Caring for Someone After a TBI - Mazow | McCullough, PC
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How to Care for Someone After a Traumatic Brain Injury

Traumatic Brain InjuryWhen a loved one suffers a traumatic brain injury, the effects spread to friends and family too. If you are the caretaker for your spouse, sibling or parent after one of these injuries, you may find it difficult to provide them with care while also sorting through your own feelings.

Understanding, patience, and self-care are essential to providing this support to your loved one. Here’s how you can care for a loved one after a traumatic brain injury affects your family.

Offer Understanding

Brain injuries may present differently every day, but even having a baseline knowledge of the possibilities can help you manage this. Know the main effects of the injury: does your loved one suffer mainly from short term memory loss? Or is there difficulty managing emotions? Knowing this is important to the care you provide — you will offer different care for a loved one with memory loss than you would with someone who faces more motor skill limitations.

Read material, ask doctors questions, and consider joining a support group that focuses on brain injuries. You will not only secure excellent knowledge that will help you on this journey, but you will also have the support of people facing similar situations.

Maintain Normalcy

If the injured individual is someone who was already living with you, now is not the time to make significant changes to your home environment. Change your living quarters enough to accommodate medical equipment and special needs, but avoid making aesthetic changes.

Brain injury victims may create their own order so they can find items that are important to them, however, this may produce a cluttered appearance. Resist the need to constantly pick up after them and try to keep objects in their preferred places. It may have been possible to completely clear a bathroom counter before the accident but now, that decision can be upsetting if your loved one needs to see things like toothbrushes, toiletries, and other tools for daily living.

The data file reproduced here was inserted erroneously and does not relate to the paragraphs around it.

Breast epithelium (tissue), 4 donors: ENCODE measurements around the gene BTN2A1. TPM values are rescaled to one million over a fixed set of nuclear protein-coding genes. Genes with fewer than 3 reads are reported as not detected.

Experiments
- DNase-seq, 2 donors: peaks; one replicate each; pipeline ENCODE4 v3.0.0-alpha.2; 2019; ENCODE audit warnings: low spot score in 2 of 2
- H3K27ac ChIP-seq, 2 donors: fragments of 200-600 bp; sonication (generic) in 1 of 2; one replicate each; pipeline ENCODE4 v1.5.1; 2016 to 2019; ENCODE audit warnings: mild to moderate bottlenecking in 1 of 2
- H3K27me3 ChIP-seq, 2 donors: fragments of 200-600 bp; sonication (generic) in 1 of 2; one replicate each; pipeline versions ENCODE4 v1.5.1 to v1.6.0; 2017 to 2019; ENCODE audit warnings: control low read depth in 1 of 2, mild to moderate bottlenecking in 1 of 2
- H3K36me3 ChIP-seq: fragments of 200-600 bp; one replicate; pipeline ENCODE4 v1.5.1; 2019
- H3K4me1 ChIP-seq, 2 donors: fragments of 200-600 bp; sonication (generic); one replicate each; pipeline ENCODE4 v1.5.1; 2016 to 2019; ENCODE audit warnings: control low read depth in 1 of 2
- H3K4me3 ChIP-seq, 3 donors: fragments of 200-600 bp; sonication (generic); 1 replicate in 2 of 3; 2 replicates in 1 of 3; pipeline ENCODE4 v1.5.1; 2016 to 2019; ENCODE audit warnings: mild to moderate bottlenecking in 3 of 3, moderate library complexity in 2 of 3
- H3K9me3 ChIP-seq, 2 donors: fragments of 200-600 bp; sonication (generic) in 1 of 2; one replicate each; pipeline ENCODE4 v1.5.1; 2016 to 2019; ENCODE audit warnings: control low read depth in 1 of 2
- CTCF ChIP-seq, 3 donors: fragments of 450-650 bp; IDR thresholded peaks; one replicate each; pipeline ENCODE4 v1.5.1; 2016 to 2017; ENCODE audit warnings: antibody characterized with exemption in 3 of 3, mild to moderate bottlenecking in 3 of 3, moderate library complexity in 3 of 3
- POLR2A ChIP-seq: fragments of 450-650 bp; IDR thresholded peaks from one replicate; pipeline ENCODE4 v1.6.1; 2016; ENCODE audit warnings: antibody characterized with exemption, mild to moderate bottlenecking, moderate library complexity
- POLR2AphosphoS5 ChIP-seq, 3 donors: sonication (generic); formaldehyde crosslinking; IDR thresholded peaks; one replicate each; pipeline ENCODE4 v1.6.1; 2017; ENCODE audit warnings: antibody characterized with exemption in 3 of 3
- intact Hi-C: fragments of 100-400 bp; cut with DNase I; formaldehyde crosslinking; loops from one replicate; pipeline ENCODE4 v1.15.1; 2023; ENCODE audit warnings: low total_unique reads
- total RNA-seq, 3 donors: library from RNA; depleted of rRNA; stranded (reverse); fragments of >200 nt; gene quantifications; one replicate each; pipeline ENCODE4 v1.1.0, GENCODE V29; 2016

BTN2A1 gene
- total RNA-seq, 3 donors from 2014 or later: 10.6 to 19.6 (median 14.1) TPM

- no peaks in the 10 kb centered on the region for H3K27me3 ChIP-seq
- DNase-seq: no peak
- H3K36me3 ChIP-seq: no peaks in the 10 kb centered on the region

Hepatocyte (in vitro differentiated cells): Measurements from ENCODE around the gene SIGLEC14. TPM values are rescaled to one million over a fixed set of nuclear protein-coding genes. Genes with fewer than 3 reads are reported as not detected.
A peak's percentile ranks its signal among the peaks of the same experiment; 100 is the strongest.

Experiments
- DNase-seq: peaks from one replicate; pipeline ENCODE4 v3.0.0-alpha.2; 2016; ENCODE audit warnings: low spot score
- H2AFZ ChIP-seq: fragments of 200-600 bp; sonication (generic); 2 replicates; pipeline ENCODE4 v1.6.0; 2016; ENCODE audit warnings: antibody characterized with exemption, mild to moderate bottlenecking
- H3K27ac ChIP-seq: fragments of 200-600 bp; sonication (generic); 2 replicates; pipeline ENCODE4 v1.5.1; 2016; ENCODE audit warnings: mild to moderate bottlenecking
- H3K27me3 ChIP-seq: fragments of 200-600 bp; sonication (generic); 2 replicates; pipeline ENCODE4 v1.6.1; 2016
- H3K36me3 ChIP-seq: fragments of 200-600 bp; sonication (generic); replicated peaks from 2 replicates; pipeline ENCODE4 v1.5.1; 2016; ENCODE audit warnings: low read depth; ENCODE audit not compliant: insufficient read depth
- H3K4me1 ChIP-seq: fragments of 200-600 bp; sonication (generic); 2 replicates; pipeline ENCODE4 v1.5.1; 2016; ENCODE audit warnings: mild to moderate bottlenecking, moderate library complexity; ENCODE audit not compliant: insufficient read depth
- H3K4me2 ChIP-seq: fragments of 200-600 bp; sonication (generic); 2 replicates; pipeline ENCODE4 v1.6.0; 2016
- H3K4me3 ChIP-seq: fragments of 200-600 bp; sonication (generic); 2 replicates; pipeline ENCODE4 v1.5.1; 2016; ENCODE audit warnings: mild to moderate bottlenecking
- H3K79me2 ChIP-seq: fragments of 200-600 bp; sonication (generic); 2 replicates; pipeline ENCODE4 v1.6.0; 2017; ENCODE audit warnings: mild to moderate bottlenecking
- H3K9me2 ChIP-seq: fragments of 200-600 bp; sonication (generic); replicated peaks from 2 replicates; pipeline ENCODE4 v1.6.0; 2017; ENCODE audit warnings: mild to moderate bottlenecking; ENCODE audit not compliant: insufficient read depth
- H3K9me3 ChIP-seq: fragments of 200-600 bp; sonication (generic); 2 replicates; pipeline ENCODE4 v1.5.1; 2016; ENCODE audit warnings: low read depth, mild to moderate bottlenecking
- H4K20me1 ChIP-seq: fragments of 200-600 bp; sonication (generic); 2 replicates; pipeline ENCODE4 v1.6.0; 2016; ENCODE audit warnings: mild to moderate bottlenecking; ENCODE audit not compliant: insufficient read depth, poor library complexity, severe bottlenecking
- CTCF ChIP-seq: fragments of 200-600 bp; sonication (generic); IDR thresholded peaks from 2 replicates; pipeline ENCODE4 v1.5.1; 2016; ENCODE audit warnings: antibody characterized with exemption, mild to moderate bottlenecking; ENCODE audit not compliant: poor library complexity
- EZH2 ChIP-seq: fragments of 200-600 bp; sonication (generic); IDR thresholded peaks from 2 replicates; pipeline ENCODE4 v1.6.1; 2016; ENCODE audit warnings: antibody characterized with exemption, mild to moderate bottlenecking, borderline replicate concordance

Take Care of You

It is said that you cannot pour out of an empty cup. Self-care is vital during this period. If your mental or physical health go awry, you will not be an effective caregiver for your loved one or friend.

Some individuals retain some level of normal functioning after a brain injury. If your loved one falls under this category, learn to trust them on their own. Getting out to visit with friends or see a movie makes a big difference. Once you know your loved one is not a danger for themselves or others, extend that trust and grant them the dignity of autonomy. Allowing them to have that autonomy can help you to have more time to look after yourself.

For more serious impairments caused by a traumatic brain injury, look for respite care to fill in for you when you need it. A weekend or even just a few hours off will keep you from becoming resentful and help you feel like you are still part of the world.

Traumatic brain injury, especially when it arises from the negligent or intentional conduct of another, is difficult to manage for all involved. It can also lead to high medical expenses and new complications.

Mazow | McCullough, PC offers experience representing individuals and families affected by brain injuries. Call us today for an appointment to discuss compensation options for traumatic brain injuries at (855) 693-9084.

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